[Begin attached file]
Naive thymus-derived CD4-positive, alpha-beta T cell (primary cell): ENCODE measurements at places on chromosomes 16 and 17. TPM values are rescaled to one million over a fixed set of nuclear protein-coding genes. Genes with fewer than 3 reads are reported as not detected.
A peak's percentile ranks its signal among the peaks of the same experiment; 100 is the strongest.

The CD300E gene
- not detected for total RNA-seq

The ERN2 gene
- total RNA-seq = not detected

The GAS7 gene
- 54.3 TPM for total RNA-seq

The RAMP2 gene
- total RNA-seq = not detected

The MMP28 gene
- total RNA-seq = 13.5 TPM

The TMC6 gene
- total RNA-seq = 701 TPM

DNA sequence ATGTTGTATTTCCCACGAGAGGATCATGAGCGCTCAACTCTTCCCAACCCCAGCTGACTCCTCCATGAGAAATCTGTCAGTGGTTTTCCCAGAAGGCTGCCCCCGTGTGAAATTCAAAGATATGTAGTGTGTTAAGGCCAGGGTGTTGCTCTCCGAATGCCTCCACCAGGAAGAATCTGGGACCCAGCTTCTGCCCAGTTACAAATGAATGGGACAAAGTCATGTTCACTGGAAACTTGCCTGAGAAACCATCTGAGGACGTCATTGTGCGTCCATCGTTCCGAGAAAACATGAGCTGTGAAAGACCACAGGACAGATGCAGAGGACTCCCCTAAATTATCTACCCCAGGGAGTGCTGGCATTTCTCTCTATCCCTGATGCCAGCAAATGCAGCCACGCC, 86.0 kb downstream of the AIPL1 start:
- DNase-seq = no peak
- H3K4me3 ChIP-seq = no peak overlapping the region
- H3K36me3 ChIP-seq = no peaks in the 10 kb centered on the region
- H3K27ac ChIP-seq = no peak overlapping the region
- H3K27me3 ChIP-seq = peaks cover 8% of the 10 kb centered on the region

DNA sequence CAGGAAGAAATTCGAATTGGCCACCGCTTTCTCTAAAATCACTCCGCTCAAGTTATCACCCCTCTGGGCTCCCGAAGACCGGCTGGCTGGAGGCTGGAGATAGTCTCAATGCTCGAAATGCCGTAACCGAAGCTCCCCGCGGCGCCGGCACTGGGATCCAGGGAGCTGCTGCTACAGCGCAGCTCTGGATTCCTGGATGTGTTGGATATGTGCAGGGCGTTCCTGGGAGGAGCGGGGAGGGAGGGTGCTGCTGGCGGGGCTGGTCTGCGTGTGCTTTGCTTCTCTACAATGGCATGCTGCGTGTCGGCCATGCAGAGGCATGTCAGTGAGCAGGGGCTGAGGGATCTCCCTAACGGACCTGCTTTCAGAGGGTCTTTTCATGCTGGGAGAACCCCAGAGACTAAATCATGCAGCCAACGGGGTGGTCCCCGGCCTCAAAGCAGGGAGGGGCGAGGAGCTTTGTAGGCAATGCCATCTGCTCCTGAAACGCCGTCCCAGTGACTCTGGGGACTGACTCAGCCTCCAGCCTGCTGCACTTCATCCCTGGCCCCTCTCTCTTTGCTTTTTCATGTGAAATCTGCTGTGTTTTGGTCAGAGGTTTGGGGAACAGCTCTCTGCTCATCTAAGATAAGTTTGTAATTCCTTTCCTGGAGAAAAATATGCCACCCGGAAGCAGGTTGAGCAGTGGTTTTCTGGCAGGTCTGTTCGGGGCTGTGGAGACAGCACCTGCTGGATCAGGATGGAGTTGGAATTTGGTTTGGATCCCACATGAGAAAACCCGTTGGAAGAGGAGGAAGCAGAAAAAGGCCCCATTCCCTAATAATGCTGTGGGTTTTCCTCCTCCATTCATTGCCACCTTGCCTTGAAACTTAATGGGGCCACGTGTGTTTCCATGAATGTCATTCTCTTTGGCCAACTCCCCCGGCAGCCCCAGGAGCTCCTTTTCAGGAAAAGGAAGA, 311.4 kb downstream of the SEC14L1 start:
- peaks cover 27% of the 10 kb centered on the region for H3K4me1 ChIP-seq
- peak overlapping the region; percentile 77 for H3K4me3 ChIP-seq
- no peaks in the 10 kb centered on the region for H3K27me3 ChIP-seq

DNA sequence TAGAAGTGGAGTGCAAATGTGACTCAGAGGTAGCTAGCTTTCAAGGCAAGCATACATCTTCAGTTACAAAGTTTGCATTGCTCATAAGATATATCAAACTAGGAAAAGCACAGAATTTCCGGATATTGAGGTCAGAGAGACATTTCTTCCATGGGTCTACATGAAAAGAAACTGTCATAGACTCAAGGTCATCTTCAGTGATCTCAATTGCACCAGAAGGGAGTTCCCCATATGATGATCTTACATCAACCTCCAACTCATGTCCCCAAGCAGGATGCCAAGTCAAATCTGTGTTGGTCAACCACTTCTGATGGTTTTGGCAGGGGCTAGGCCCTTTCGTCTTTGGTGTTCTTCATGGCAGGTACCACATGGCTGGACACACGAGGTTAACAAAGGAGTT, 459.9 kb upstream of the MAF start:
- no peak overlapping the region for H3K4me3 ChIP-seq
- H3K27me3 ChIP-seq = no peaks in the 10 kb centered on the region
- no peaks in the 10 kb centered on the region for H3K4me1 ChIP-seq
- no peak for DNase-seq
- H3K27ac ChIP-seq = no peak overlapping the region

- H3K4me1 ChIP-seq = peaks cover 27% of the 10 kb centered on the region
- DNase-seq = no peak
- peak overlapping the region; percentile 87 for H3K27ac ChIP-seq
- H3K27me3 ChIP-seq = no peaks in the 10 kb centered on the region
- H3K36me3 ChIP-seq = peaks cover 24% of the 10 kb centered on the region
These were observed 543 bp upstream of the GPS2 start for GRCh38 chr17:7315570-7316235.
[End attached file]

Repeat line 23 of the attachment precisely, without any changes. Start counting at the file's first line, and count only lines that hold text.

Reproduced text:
- peak overlapping the region; percentile 77 for H3K4me3 ChIP-seq